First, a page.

My wife always said her dad was like Superman to her.
A couple of Christmases ago, I gave him a Superman animated bust that I scored at a Nerdist secret Santa party (knowing that my then-editor Brian Walton would have shopped well, I deliberately picked out his gift). It's still here, in-package, in his former office (his wife, like mine - her daughter - is a doll collector who taught him to keep toys in-box. I alone in the family ignore this). He naturally denied that he was Superman, but he did see himself sometimes as the hero who could save people, and should whenever it was possible. Unlike most people who look at themselves that way, his was a perception extremely well-earned.
I'll never have his skill-set. But my skills, such as they are, come with the written word. And it's the least I can do to apply them to the man I had the pleasure of knowing for too few years.
Julia likes to sometimes chide me with the South Park-ish moniker of "liberal hippie douche." I fit that bill in many respects; so much so that most people who found out I was going to have a career military father-in-law imagined some R. Lee Ermey-like horror story...or Meet the Parents. My father's family hails from Virginia, where the military often seems like an extension of virulent killjoy conservatism of the social variety; my dad himself was a conscientious objector to the draft, honorably discharged. John, Julia's father, lied about his age to go to Vietnam early; he became a Green Beret and was later recruited for more covert activities at higher levels, serving under multiple presidents until Carter downsized intelligence operations, and later rehired by Reagan, for whom he had worked security as California governor (and accidentally pulled a gun on when he caught the future president getting up suspiciously early to make coffee for everyone).
I was a twice-Nader voter with tattooed arms and back. You can see how, on paper, this might seem like a flammable match-up.
And then you'd be amazed by how it never was. I have friends all across the spectrum of beliefs and practices; despite what the media likes to tell you, I firmly believe that people of integrity can recognize each other even when they may come from vastly different places. John liked to tell people that I was Julia's first boyfriend that he didn't have to run a background check on; I learned from him that the military I had once seen as a homogenized war-making conspiracy was, like everything else, an organization of fallible human beings who sometimes made mistakes but had the highest aspirations. Just as my mind changed on many things knowing him, his changed visibly as I knew him, with his stance on gay marriage particularly evolving as the ban on out service members was lifted. Of course, being a dad, he would say that in fact he hadn't changed, but we just misunderstood him the first time.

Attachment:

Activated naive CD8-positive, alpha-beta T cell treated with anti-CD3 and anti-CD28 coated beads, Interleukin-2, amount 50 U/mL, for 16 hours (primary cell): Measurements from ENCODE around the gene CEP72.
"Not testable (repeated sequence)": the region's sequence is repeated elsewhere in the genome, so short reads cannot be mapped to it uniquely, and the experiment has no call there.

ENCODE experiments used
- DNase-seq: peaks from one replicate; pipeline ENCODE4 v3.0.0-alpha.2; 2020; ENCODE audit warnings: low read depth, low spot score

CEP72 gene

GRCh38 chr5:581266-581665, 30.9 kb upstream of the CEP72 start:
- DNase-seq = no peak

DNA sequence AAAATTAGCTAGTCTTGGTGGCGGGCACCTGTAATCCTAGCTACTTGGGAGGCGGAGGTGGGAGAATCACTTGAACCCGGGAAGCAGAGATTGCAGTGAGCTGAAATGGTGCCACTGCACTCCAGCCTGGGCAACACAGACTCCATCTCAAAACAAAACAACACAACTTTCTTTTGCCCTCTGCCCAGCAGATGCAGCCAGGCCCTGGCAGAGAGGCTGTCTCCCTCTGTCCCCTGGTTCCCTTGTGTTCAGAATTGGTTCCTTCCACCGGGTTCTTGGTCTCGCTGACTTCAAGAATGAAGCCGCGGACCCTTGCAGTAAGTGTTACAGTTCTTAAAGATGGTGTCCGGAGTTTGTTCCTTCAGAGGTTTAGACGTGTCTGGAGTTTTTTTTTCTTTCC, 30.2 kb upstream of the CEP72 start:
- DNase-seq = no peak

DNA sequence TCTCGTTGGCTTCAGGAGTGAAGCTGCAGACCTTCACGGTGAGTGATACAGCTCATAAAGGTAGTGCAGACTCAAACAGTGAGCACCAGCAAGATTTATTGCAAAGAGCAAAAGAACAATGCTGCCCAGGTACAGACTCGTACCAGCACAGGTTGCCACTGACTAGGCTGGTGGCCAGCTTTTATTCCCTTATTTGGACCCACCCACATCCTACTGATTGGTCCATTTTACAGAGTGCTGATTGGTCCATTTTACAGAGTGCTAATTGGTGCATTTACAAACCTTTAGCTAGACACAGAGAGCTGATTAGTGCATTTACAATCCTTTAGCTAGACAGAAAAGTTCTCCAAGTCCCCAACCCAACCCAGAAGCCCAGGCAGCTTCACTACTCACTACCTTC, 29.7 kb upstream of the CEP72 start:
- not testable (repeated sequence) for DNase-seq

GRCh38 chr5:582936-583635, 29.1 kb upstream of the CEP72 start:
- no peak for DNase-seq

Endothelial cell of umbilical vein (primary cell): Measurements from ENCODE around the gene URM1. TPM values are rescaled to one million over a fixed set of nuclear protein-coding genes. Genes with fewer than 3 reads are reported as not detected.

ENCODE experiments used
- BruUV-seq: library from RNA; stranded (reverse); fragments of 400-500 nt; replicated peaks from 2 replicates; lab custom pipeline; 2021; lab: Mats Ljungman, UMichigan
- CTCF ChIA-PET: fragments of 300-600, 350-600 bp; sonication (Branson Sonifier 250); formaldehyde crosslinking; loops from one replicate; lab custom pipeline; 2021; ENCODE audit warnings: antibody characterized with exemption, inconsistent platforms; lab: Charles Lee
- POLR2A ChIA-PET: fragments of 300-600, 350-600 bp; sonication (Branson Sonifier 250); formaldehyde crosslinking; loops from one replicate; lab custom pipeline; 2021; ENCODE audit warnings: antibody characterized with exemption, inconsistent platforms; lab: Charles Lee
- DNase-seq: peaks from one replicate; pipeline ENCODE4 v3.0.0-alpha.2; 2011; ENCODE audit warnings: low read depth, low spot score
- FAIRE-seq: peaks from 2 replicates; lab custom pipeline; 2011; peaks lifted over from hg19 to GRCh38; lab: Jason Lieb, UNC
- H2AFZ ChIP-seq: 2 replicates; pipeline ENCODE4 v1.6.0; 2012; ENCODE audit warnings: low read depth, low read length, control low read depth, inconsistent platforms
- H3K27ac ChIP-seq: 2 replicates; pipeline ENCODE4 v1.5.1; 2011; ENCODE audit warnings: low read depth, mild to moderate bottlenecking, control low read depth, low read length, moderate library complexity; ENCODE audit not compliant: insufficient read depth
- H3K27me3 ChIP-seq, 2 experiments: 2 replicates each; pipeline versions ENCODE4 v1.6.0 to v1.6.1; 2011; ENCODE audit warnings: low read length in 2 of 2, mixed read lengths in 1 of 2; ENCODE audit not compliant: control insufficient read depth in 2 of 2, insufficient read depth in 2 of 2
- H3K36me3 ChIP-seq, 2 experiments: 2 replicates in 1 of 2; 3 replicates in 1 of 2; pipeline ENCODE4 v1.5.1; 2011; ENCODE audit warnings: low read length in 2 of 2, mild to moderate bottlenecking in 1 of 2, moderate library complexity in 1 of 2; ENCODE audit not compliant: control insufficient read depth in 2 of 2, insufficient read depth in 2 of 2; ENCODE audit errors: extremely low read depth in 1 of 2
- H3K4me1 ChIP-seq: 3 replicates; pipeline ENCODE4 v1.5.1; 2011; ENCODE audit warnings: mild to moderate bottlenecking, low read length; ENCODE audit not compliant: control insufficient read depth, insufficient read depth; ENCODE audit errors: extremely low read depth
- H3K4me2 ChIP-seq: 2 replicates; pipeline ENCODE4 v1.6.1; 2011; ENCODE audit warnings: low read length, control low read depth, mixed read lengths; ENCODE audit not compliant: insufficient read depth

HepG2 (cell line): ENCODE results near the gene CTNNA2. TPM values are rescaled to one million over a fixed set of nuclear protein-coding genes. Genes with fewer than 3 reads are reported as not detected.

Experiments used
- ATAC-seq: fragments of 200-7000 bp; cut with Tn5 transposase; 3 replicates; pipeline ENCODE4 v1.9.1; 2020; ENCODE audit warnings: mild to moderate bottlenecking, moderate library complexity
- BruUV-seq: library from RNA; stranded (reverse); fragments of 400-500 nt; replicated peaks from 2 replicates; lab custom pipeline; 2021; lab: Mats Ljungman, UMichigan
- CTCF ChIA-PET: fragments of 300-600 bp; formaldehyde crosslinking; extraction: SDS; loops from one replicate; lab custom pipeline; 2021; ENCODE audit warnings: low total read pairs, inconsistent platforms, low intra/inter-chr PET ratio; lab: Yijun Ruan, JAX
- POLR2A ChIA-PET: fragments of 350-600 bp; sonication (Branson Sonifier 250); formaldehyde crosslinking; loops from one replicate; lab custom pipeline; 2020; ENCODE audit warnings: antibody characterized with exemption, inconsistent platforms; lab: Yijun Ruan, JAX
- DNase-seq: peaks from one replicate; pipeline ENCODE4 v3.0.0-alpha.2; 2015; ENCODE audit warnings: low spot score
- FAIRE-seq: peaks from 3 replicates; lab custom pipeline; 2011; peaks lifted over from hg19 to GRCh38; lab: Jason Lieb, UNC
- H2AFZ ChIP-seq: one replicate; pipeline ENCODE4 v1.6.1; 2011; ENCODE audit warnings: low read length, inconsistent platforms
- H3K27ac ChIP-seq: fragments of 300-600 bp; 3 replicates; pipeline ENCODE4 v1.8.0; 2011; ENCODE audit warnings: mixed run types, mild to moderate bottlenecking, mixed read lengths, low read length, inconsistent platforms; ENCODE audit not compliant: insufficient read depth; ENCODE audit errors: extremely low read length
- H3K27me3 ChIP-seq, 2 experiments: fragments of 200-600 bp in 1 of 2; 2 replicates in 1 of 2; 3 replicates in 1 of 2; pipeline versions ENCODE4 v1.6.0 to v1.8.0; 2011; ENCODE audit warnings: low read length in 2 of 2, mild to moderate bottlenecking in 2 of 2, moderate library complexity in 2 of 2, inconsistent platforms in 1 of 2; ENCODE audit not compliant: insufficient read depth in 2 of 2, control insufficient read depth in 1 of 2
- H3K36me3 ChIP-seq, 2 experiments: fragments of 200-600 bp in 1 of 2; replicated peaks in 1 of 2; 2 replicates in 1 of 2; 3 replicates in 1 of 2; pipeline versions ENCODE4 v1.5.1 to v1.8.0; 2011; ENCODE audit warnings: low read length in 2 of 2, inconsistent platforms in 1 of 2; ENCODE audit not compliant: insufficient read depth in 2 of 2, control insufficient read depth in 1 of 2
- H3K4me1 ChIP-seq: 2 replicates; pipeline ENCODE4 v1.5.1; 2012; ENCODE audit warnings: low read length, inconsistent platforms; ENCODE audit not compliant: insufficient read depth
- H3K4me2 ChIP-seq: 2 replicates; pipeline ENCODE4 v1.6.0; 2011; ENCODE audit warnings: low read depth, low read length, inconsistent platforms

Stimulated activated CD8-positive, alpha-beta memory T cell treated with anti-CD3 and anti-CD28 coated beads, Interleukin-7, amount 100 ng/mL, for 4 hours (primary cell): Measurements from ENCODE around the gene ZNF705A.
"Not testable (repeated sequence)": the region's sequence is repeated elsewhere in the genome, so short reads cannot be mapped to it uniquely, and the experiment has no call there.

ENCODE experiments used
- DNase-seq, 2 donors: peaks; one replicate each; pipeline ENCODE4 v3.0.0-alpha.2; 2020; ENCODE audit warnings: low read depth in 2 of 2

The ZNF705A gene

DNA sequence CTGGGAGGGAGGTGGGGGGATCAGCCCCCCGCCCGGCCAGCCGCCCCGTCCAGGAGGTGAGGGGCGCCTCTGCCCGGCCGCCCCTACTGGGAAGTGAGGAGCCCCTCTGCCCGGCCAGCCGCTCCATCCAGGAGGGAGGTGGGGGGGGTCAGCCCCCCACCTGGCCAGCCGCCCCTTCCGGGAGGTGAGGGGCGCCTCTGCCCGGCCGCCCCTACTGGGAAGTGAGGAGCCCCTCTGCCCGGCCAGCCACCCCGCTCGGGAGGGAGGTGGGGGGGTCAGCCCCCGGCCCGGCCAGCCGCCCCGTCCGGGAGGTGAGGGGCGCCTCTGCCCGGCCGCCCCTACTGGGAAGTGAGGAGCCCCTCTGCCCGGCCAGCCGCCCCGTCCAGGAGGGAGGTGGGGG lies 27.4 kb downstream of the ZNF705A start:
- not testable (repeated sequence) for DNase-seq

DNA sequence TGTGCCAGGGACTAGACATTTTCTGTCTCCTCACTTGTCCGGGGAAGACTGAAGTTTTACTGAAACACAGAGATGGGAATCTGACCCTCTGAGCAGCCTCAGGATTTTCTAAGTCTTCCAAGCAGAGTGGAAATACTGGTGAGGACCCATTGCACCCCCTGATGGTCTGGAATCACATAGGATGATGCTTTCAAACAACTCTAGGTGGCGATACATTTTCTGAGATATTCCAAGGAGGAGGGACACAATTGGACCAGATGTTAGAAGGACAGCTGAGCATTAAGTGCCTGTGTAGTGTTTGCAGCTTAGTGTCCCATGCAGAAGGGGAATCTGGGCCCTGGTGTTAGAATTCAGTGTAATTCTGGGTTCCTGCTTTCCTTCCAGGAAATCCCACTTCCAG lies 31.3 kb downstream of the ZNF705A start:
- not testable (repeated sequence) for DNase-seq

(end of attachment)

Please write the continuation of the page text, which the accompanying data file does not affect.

In keeping with his wishes, I will not post his picture online; here, instead, is the closest pop-culture facsimile.
Imagine Pops Muppet as a human and you're pretty close.
John was what I would call an Eisenhower Republican - convinced people could take better care of themselves with less constricting governmental regulation, yet believing that government had no place in social issues like abortion, and did in fact have a mandate to help the less-fortunate. He was certainly no tie-wearing sociocon - he rarely took off his cowboy boots for anybody, and had no qualms about offending people who he felt deserved it. He met his wife Martha while she, a uniformed LAPD officer, was busting a drunk on skid row; as the suspect reached for what could have been a weapon, he stomped on the guys hand. She stomped harder and broke his foot, later finding out that he was her superior officer and now wanted to ask her out.
The day the towers fell on 9-11, he was reactivated by the government, to be frequently sent overseas into countries that may or may not have names that end in "stan." He should have been way past retirement age, but remembering the veterans who taught him the guerilla tactics to survive in Vietnam, he felt obliged to pass that on to a newer generation less familiar. He was one of the men who trained Seal Team 6 before they got Osama, and he owned a flask given to him from one of the guys who was later killed in a helicopter ambush. Though career army, he trained Marines, taking no small pleasure in the notion that this partly proved in his mind that army was better. Framed on the wall in this office is a death-threat letter from the Taliban, telling him - who had a fake passport at the time from a fictional country - that they would kill him if he were seen associating with Americans again.